Ahead of what will be a veritable onslaught in Christmas themed stories over the coming months, this week I’m looking at the evolution of storytelling by brands. Once upon a time, brands responded to the divisive politics of Brexit and Trump by producing content seeking to unite us regardless of our race, religion or beliefs (TV2, Momondo, Heineken) I have to confess, I did get misty-eyed about a TV channel, shed a few tears for a travel company, and welled up over a beer… and all was good in the world again.

But the emotional stakes have been raised even higher in brand storytelling of late. Volvo, Axa and Toyota have all produced content championing incredible people, and these real life stories demonstrating human resilience will melt even the iciest of hearts this season. They focus on the power of innovation to overcome obstacles, so retain each brand’s core values whilst pulling at our heart strings with a human interest story.

Toyota’s ‘Mobility For All’ campaign urges us to ‘start your Impossible’ in celebration of its eight year sponsorship of The Olympic and Paralympic games. Showcasing examples of human achievement with the first of ten episodes featuring triple amputee Mike on his quest to run the Humana Rock ‘n’ Roll Dallas 5K.

Axa’s The Ballet Dancer tells the story of Taylor Haines, who was born with a condition called Fibular Hememelia which resulted in her losing half her leg as a child, striving to be the best ballet dancer she can be.

She’s not good because she has overcome a disability, she is brilliant despite it. The accompanying film detailing her life and the production process involved in making the film itself, serves to reinforce the authenticity of the piece. The benefit of investing in a genuine inspirational tale provides watchable, sharable and award-worthy content to boot.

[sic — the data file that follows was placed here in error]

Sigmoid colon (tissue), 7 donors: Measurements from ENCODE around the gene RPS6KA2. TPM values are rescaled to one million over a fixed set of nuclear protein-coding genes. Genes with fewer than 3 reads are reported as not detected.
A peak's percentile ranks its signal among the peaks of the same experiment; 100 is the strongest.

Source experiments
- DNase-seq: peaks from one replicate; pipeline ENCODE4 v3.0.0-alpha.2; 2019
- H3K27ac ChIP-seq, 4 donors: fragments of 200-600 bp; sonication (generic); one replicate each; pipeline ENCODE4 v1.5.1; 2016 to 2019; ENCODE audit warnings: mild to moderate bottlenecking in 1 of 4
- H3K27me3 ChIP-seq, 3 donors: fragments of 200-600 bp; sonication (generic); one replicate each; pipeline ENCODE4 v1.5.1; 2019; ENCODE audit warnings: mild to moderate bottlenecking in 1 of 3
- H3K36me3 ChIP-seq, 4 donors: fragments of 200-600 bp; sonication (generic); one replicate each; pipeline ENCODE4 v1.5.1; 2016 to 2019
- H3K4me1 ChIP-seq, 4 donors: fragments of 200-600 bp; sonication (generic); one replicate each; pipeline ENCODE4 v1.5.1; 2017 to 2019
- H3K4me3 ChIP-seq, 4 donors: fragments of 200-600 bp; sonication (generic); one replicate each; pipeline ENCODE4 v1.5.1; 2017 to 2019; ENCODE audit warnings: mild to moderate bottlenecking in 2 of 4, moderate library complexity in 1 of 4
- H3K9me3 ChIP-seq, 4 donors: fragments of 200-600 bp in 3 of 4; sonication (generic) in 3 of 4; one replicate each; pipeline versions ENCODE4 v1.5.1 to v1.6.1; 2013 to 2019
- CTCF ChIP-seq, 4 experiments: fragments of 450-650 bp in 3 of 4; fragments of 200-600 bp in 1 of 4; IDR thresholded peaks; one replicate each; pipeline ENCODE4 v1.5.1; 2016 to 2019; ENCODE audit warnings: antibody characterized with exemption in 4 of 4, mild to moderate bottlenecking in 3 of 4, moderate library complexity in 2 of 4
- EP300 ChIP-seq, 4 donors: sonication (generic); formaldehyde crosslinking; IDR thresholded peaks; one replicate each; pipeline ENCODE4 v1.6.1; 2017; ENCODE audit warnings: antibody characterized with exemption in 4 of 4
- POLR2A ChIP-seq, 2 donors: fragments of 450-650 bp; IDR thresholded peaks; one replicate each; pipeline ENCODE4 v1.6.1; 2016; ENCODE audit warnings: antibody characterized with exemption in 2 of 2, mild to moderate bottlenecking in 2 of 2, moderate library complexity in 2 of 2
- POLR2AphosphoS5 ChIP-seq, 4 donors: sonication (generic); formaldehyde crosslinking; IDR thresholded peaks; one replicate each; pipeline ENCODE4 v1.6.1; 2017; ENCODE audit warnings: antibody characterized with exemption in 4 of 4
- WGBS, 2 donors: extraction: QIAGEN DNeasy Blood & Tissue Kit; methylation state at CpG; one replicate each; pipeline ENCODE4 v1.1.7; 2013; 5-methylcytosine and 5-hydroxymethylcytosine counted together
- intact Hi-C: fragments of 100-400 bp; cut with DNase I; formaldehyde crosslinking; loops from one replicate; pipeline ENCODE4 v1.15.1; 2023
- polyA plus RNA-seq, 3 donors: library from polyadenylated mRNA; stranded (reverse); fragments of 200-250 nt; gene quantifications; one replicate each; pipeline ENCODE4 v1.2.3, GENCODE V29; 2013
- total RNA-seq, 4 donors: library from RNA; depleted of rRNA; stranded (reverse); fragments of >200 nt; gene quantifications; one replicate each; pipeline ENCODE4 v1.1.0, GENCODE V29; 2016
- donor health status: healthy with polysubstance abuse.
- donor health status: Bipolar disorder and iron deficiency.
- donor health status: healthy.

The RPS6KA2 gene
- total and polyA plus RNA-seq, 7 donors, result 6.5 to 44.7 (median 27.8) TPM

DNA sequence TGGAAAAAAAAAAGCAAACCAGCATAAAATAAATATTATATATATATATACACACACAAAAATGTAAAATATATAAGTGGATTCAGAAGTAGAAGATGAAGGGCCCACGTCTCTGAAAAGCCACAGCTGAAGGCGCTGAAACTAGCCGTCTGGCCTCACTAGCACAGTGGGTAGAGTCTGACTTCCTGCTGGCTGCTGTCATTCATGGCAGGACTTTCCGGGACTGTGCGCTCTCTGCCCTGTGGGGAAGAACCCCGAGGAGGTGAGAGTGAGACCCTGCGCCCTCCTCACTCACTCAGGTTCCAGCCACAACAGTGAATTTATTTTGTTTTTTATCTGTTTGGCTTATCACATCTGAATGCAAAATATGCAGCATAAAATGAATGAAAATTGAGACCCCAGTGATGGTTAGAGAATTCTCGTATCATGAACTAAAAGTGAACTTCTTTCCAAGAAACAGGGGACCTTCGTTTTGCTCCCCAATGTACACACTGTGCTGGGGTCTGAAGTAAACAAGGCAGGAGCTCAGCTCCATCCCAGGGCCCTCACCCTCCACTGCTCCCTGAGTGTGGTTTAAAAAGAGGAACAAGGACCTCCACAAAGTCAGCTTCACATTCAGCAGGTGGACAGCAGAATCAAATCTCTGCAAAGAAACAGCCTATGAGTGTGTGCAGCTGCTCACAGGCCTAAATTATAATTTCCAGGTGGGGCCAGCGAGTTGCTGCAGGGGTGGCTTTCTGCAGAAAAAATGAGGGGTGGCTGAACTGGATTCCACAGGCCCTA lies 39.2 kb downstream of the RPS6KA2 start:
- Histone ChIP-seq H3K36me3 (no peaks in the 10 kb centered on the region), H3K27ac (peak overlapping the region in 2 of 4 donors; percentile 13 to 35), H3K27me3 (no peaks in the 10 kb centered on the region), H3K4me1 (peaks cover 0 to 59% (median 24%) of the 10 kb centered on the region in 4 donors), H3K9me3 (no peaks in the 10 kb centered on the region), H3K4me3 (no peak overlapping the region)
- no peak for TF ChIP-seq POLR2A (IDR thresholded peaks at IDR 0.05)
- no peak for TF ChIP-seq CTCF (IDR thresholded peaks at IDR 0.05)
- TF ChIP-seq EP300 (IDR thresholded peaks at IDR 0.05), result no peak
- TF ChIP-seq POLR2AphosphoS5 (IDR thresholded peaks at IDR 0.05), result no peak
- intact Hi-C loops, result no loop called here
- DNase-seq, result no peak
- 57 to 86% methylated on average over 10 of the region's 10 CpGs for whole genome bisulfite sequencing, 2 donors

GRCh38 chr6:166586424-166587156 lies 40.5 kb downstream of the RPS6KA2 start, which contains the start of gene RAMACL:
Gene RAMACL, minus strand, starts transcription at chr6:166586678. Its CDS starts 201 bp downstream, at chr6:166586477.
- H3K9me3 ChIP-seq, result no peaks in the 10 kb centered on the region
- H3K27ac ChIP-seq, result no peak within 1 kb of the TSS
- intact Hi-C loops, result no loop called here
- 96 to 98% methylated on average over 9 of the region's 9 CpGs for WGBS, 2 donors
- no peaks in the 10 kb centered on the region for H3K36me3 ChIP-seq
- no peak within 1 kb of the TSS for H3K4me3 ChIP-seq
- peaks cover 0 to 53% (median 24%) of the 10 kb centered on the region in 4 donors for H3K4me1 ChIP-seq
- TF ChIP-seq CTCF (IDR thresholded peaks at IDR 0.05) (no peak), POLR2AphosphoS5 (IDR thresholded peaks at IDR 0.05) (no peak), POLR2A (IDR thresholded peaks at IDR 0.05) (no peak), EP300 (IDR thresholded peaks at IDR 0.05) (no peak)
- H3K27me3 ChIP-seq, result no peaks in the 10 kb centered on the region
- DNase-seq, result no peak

Volvo take things further with the heart rendering story of Rosemary Johnson, a talented violinist who suffered a devastating head injury which left her paralysed and unable to speak. Years later, with the help of technological innovation she is able to compose music and re-join her orchestra. Cue mascara warning.

All represent the respective brand’s mission statements in a creative way. Toyota promise to lead the way to the future of mobility, enriching lives around the world’.Axa strive to ‘empower people to live a better life’ for which Taylor provides the perfect testimonial. Volvo endeavour to ‘make people’s lives easier, safer and better’ and Rosemary is the most extreme example of this in their series of ‘Human Made Stories’ designed to inspire all of us every day.

So whereas previously brands were falling over themselves to ‘transmit values’ in a climate where nailing your moral colours to the mast was imperative, now a trend seems to be more towards how brands can enrich our lives and enable us to be the best we can, making it far more about the individual.

Of course Christmas will bring its own themes, with the eagerly anticipated John Lewis advert setting the bar each year with this year’s offering rumoured to have a cuddly monster and a George Michael ‘Last Christmas’ sound track.  Grab the tissues and prepare for a festive fallout.

Get the next edition of our Ceres Newsletter